Pumpkin carving

I grew up not celebrating Halloween, for religious reasons, as I have written about before. I don’t remember why, but one year my sister and I tried carving a pumpkin when we were very little. I may have been five or six years old, or even younger. We used one of those standard serrated pumpkin carving knives for kids, but I remembered it not being useful (or maybe we weren’t strong enough back then, or both). Then when I was in 4th grade every kid had to bring a pumpkin in to class to do all sorts of measurements with (find the weight, circumference, does it sink or float). We also needed to count the seeds. I don’t remember if I cut it open myself or if I got help from someone else, but I did not carve the pumpkin afterward.

This year I felt like getting a pumpkin to carve. I think of pumpkin carving as an art, so it doesn’t have to be something spooky (translate: ugly), and wanted to give it a try. I wasn’t sure what design to do. A generic Jack-o’-lantern face seemed too unoriginal for me, but since this would be the second time I’ve ever carved a pumpkin, I was thinking I should stick to something simple, and not try something too ambitious until I’ve gotten the hang of it.

Since my boyfriend has more pumpkin carving experience than I do, he started the process of opening up the pumpkin and removing the flesh and seeds. The pumpkin that we got is slightly lopsided, so one side looked better for carving than the other. He carved out a small triangle, for an eye. Upon seeing that, I felt inclined to carve a line of triangles that alternated point up and point down. I wasn’t sure if I would do the inverse below that, or if I could carve patterns of other shapes below, so I took a break, since my hand was getting sore. Carving pumpkins takes a lot of strength (or maybe needs a super sharp knife). After my break, I ended up doing the inverse of the pattern.

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While I was taking a break, my boyfriend finished carving a face on the “front” of the pumpkin.

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During the carving process, we tested how it looked by putting a LED tea light candle inside, but after we were done, we put in two actual tea lights inside.

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After this experience, I’m not sure if I want to keep carving pumpkins. I might stick to carving candy pumpkins. This year, I carved pumpkin-shaped jelly candies. They’re stickier and softer than mellowcreme (the stuff that mellowcreme pumpkins and candy corn are made out of), so it didn’t turn out as well defined as my carved mellowcreme pumpkin.

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Unfortunately, it was hard to get a clear photo of the carved faces because there isn’t much contrast. Ironically, they’re on a Valentine’s themed plate. Oh well.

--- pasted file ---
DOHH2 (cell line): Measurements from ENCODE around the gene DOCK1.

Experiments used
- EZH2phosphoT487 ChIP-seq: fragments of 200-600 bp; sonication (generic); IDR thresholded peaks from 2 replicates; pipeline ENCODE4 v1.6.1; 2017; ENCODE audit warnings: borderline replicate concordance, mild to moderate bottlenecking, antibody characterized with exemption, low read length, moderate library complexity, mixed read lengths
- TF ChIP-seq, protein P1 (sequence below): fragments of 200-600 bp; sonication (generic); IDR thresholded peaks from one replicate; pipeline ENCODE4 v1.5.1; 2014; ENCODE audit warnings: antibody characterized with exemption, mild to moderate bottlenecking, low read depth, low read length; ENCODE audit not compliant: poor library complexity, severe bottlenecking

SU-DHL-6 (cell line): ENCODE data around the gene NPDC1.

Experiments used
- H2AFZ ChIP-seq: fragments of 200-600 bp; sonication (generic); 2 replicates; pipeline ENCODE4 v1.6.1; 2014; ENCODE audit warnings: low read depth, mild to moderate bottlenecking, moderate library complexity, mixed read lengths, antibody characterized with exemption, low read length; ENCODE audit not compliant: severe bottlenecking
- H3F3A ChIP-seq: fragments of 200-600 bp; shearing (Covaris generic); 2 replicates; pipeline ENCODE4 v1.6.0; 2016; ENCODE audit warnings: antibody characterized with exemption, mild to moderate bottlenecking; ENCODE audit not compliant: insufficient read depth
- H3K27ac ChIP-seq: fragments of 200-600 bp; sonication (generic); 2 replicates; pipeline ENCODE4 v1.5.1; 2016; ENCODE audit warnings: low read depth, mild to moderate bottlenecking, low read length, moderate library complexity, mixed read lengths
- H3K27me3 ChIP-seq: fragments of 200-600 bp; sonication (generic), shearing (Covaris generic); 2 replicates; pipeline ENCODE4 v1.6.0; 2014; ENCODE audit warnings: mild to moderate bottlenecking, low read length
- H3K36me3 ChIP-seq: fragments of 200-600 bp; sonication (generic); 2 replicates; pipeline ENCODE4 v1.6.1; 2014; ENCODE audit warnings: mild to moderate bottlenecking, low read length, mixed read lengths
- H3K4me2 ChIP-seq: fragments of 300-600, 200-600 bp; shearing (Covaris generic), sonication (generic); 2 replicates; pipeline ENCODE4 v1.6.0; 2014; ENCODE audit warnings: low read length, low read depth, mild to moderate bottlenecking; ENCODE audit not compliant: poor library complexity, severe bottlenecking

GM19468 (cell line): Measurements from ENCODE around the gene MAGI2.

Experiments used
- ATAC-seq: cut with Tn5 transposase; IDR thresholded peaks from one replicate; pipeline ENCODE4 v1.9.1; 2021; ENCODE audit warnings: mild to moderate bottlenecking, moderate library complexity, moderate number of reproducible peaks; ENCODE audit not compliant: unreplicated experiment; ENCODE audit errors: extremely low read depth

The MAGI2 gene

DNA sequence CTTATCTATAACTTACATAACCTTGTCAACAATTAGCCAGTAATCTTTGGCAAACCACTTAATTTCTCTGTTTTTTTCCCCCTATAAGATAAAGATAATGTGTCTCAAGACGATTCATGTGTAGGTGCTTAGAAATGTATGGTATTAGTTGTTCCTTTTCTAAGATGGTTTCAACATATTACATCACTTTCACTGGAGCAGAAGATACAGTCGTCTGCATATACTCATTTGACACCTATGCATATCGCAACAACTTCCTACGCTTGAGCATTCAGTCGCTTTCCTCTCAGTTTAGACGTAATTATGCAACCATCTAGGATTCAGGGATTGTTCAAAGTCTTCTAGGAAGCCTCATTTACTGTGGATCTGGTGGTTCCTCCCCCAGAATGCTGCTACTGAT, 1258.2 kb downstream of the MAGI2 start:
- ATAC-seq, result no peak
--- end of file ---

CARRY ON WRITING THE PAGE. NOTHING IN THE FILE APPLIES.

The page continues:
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I even tried to get it to light up! Once again, it was hard to get a clear photo because the face doesn’t have much contrast.

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The Mellowcreme Pumpkin that I carved in 2011.

The Allure of Halloween

I’ve always been somewhat fascinated with Halloween because it was forbidden in our household due to religious reasons. On Halloween night we would all hang out in a room at the back of the house, pretending to not be home, while there were kids outside engaging in some kind of “evil activity.” My mom would get me excused from the party and parade in the afternoon at school. When I was in third grade a classmate gave me a very hard time for that. She accused me of cutting class because I was leaving but wasn’t sick (I was ditching the party, for heavens sake), and even surmised that I hated candy since I wasn’t on a diet. (Kids can be so mean, but I digress.) I still got lots of candy from my mom and we had plenty of candy any time of year, so I didn’t really care much for the candy aspect of Halloween.

Carved Mellowcreme Pumpkin

I carved a mellowcreme pumpkin. (The mouth was the hardest.) I didn’t feel like hollowing it out, but maybe I will later if I’m bored. Yes, I play with my food, so what?

Now I see Halloween as just another commercialized holiday. The decorations are the ugliest out of any other holiday–come on, the rest of the year we’re trying to get rid of the spider webs–but I still find myself drawn to the little spooky towns in autumn sunset lighting (analogous to the jolly, snow-covered, light up Christmas villages). I wouldn’t actually want to own one, though. But I love that there are so many glow-in-the-dark things for Halloween.

I first wrote this post two years ago. This is the first year that I am out of my parents’ house on Halloween and have an outfit that could serve as a costume. (I’ve been wanting to dress up as a dominatrix for the past six years.  I don’t like any of the dominatrix costumes, though, so I wanted to put together my own. I also thought it would be funny to construct my whip out of licorice, so I’ll be the sweetest dominatrix out there! 😉 ) However, this year Halloween falls on a Thursday, and I have work the next day. Most people celebrated the weekend before, but I was moving.  I’m too old for trick-or-treating and I won’t be attending any parties. My costume definitely isn’t appropriate for me to wear to work! I also don’t think I’d be comfortable wearing it in public if I weren’t accompanied by my boyfriend. So once again, I won’t be celebrating Halloween.

These are some of my favorite Spooky Town displays:
Diane Greco 2008
Georganne Williams 2008

John and Joanne Kneski 2008

More can be found here.